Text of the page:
The former managing director of Indian Aluminium Company (Indal) was brought into the troubled HPL by the state government in 1998. He worked largely to pacify the three promoters of the project � The Chatterjee Group, West Bengal Industrial Development Corporation and the Tata � in crisis. His sudden resignation, sources said, will certainly make the situation a little more complicated, at least in the short term.

�The government has requested him to withdraw the resignation but he has refused. He has also informed the HPL board that he will not seek shareholders� approval for re-appointment at the forthcoming annual general meeting although he is eligible for it,� they said. A notice on the resolution seeking his reappointment has already been sent to shareholders.

Sources close to the HPL promoters see Mitra�s resignation is a precursor to the state government�s pullout from the company.

�In all likelihood, the state government will sell its stake to TCG and the proceeds will be spent to promote HPL downstream projects as well as for the overall growth of the port town of Haldia,� they said.


New Delhi, Sept. 23: 
Demand-whacked realtors in India are spooked by the vision of the death-and-glory boys of America playing their Rambo-style war games in the sub-continent to avenge the mayhem at Manhattan.

There�s a frisson of fear in the real estate business. �If America sends its troops into Pakistan and Afghanistan to flush out Osama bin Laden, the real estate business here will feel the heat because of India�s proximity to the world�s new war theatre,� said Manish Kashyap, head of corporate services in India for C.B. Richard Ellis.

The realtors are spooked by the thought that if the west�s commandos move into the region, multinational companies will hold off plans to invest in India, which is already struggling to attract foreign direct investment that has been estimated at a piffling $ 2.3 billion in Unctad�s latest report.

�Being an American company, we handle most of the overseas clients. None of them have yet had the time to react or call off commitments to India, but most definitely plans will be rescheduled. In another two weeks, we will be able to gauge how much of the business we stand to lose because of these attacks,� says Anurag Munshi, senior manager, research in Jones Lang LaSalle said.

Says Munshi, �It�s (postponing real estate plans) not a big deal in our business; it happens all the time. But if India gets involved in the war even indirectly, the MNCs will call off their plans completely.�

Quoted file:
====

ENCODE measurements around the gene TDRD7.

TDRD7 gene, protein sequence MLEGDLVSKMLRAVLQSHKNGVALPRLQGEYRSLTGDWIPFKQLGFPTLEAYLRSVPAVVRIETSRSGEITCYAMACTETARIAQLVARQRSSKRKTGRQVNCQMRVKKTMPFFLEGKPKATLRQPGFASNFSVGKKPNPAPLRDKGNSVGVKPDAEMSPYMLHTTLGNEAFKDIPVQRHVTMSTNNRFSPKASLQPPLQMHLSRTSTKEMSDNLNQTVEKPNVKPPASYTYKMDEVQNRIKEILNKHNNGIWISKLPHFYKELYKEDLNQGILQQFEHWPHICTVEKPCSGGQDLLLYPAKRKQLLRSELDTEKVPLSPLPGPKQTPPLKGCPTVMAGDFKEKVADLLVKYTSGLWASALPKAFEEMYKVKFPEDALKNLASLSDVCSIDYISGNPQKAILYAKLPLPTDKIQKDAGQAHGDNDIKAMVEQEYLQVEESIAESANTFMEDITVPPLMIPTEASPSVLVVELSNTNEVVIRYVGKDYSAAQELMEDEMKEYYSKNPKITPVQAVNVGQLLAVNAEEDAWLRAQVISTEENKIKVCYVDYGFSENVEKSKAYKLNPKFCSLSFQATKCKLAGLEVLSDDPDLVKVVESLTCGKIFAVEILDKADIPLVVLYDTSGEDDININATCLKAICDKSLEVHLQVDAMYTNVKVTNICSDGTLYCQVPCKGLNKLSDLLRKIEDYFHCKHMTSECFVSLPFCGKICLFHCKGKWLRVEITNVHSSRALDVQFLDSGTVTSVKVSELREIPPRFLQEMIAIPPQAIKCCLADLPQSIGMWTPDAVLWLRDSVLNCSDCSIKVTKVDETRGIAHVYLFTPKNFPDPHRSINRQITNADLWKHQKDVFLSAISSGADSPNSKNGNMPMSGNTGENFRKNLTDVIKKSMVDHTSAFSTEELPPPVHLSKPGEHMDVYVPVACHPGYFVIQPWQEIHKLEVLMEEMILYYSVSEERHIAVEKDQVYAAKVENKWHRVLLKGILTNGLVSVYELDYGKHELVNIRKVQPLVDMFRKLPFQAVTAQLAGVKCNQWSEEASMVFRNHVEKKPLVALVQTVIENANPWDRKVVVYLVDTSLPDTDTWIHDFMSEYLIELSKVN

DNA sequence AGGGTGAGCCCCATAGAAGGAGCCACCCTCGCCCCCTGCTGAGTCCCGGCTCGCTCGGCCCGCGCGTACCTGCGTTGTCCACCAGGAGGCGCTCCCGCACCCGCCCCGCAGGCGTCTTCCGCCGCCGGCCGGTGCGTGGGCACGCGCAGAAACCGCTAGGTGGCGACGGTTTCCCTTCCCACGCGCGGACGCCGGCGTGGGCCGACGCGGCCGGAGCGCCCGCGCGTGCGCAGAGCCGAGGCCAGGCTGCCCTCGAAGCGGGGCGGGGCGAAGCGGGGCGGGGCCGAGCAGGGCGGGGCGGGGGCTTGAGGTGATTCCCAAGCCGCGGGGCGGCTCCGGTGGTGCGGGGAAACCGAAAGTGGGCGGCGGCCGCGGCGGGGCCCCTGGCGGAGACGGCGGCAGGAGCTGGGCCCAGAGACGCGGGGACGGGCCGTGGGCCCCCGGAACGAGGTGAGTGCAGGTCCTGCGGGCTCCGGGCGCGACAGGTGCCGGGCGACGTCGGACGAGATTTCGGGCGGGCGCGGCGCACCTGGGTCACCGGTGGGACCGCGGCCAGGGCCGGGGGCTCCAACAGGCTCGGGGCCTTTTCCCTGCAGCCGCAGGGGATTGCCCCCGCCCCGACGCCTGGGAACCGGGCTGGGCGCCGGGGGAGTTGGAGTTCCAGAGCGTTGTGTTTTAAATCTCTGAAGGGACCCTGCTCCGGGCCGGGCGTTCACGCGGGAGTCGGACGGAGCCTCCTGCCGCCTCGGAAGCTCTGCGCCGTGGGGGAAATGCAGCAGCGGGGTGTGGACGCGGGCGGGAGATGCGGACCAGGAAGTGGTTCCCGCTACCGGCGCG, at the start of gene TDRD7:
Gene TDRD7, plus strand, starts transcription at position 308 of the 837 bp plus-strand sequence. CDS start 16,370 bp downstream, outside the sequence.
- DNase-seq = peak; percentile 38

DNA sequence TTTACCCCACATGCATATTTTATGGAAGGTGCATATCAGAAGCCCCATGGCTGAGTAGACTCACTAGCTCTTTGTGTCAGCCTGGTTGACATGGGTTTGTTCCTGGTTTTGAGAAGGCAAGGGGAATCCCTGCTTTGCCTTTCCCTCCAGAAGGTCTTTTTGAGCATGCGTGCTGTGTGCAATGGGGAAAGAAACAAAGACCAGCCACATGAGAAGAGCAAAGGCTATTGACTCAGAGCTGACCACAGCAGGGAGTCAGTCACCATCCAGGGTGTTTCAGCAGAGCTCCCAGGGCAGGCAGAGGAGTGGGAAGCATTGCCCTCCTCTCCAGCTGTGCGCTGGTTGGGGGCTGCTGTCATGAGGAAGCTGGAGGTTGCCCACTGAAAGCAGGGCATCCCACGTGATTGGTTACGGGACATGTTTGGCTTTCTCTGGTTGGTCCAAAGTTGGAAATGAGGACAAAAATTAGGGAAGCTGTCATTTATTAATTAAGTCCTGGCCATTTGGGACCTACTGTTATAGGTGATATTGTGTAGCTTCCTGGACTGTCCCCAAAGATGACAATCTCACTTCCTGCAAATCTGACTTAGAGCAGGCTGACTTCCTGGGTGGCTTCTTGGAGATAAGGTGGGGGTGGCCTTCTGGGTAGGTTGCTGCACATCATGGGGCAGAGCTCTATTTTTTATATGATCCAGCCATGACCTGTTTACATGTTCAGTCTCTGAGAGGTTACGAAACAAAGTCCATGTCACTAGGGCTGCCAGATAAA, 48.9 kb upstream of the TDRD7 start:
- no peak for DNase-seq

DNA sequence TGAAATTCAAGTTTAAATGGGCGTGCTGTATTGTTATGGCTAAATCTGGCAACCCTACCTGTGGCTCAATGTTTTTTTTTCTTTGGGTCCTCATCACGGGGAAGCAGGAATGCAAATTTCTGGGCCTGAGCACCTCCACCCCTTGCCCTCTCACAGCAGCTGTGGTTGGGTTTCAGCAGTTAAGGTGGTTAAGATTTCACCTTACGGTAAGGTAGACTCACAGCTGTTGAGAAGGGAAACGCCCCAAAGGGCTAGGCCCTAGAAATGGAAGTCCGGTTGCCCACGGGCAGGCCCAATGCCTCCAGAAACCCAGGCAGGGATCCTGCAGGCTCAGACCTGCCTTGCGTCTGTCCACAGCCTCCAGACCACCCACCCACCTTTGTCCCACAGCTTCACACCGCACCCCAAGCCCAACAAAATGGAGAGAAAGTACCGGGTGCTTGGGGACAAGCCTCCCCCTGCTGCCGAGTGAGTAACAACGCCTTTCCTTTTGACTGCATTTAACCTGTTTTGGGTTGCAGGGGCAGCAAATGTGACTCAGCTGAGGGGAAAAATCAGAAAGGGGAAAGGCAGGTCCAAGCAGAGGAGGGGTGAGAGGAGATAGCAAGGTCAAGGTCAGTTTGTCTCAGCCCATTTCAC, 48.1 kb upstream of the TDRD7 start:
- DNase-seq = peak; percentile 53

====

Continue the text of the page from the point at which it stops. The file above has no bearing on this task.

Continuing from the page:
Real estate consultancy firms say no one has backed off on his commitments but questions of security are being asked. Munshi feels: �The firms will not actually hold back investment in long term but demands for safety may increase. There will be demand for more stand-alone spaces away from the central business district (CBD) areas.�

The security demand from the attacks may even translate into increasing business in terms of disaster recovery centres and data recovery centres.

Sanjay Verma, director of Cushman & Wakefield, agrees with the general feeling that though the immediate tendency is to restrain investment (including real estate), it won�t have a long-term impact unless there is political unrest.

�In case there is a long term impact, the prices of CBD areas will either soften or stagnate. Conversely, we might see a surge in prices in specific locations because of security concerns.�

Both Verma and Munshi feel that it will take at least six months before a proper assessment on investment flows and consumer interest in real estate can be made.


New Delhi, Sept. 23: 
The slump in manufacturing and troubles in other sectors continued in the second quarter of this fiscal though there were some areas which showed signs of revival, says the Ascon study compiled by CII.

The study, which tracks trends in April-September 2001, has been compiled before the September 11 hijack attacks in the US roiled global markets and prompted a scaling down of growth forecasts. To that extent, the findings present a brighter picture.

The study treats growth rates above 20 per cent as excellent, between 10-20 per cent as good, 0-10 per cent as moderate and those below that as negative growth rates. Of the 119 sectors surveyed, 10, including motorcycles, personal computers and cellular services, logged excellent growth, 22 high growth, 51 registered moderate growth and 36 suffered negative growth rates.

Passenger car production grew 12 per cent in April-September as against minus 6 per cent last year.

Production of air-conditioners and water coolers grew 12 per cent (22 per cent) and 5 per cent (12 per cent) but washing machines were down 5 per cent.